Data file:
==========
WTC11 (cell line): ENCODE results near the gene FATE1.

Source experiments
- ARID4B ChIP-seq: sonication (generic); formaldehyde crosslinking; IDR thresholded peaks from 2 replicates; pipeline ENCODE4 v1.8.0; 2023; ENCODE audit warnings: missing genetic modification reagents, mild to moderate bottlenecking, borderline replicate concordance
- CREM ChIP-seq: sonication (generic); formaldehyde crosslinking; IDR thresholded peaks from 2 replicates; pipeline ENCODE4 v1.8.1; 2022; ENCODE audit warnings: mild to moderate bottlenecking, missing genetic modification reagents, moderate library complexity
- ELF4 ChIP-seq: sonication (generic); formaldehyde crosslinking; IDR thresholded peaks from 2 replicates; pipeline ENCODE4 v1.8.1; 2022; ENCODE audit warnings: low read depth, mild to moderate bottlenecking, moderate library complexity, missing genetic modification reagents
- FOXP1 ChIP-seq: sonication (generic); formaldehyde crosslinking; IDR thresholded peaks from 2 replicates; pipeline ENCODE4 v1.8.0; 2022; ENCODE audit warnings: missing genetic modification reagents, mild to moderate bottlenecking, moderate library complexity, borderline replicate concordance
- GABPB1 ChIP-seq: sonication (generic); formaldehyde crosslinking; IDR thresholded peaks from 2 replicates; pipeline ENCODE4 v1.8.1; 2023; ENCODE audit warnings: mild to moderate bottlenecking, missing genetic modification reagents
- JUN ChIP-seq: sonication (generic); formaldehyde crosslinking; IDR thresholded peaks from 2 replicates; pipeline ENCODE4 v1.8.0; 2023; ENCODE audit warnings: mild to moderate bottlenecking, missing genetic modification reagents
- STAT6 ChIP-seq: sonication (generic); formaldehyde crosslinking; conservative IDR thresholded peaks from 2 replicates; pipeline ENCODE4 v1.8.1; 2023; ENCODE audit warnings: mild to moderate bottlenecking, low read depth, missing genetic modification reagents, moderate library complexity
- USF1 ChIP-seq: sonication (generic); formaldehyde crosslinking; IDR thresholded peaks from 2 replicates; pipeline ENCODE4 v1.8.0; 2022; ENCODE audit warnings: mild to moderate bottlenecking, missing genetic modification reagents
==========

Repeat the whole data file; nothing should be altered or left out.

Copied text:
WTC11 (cell line): ENCODE results near the gene FATE1.

Source experiments
- ARID4B ChIP-seq: sonication (generic); formaldehyde crosslinking; IDR thresholded peaks from 2 replicates; pipeline ENCODE4 v1.8.0; 2023; ENCODE audit warnings: missing genetic modification reagents, mild to moderate bottlenecking, borderline replicate concordance
- CREM ChIP-seq: sonication (generic); formaldehyde crosslinking; IDR thresholded peaks from 2 replicates; pipeline ENCODE4 v1.8.1; 2022; ENCODE audit warnings: mild to moderate bottlenecking, missing genetic modification reagents, moderate library complexity
- ELF4 ChIP-seq: sonication (generic); formaldehyde crosslinking; IDR thresholded peaks from 2 replicates; pipeline ENCODE4 v1.8.1; 2022; ENCODE audit warnings: low read depth, mild to moderate bottlenecking, moderate library complexity, missing genetic modification reagents
- FOXP1 ChIP-seq: sonication (generic); formaldehyde crosslinking; IDR thresholded peaks from 2 replicates; pipeline ENCODE4 v1.8.0; 2022; ENCODE audit warnings: missing genetic modification reagents, mild to moderate bottlenecking, moderate library complexity, borderline replicate concordance
- GABPB1 ChIP-seq: sonication (generic); formaldehyde crosslinking; IDR thresholded peaks from 2 replicates; pipeline ENCODE4 v1.8.1; 2023; ENCODE audit warnings: mild to moderate bottlenecking, missing genetic modification reagents
- JUN ChIP-seq: sonication (generic); formaldehyde crosslinking; IDR thresholded peaks from 2 replicates; pipeline ENCODE4 v1.8.0; 2023; ENCODE audit warnings: mild to moderate bottlenecking, missing genetic modification reagents
- STAT6 ChIP-seq: sonication (generic); formaldehyde crosslinking; conservative IDR thresholded peaks from 2 replicates; pipeline ENCODE4 v1.8.1; 2023; ENCODE audit warnings: mild to moderate bottlenecking, low read depth, missing genetic modification reagents, moderate library complexity
- USF1 ChIP-seq: sonication (generic); formaldehyde crosslinking; IDR thresholded peaks from 2 replicates; pipeline ENCODE4 v1.8.0; 2022; ENCODE audit warnings: mild to moderate bottlenecking, missing genetic modification reagents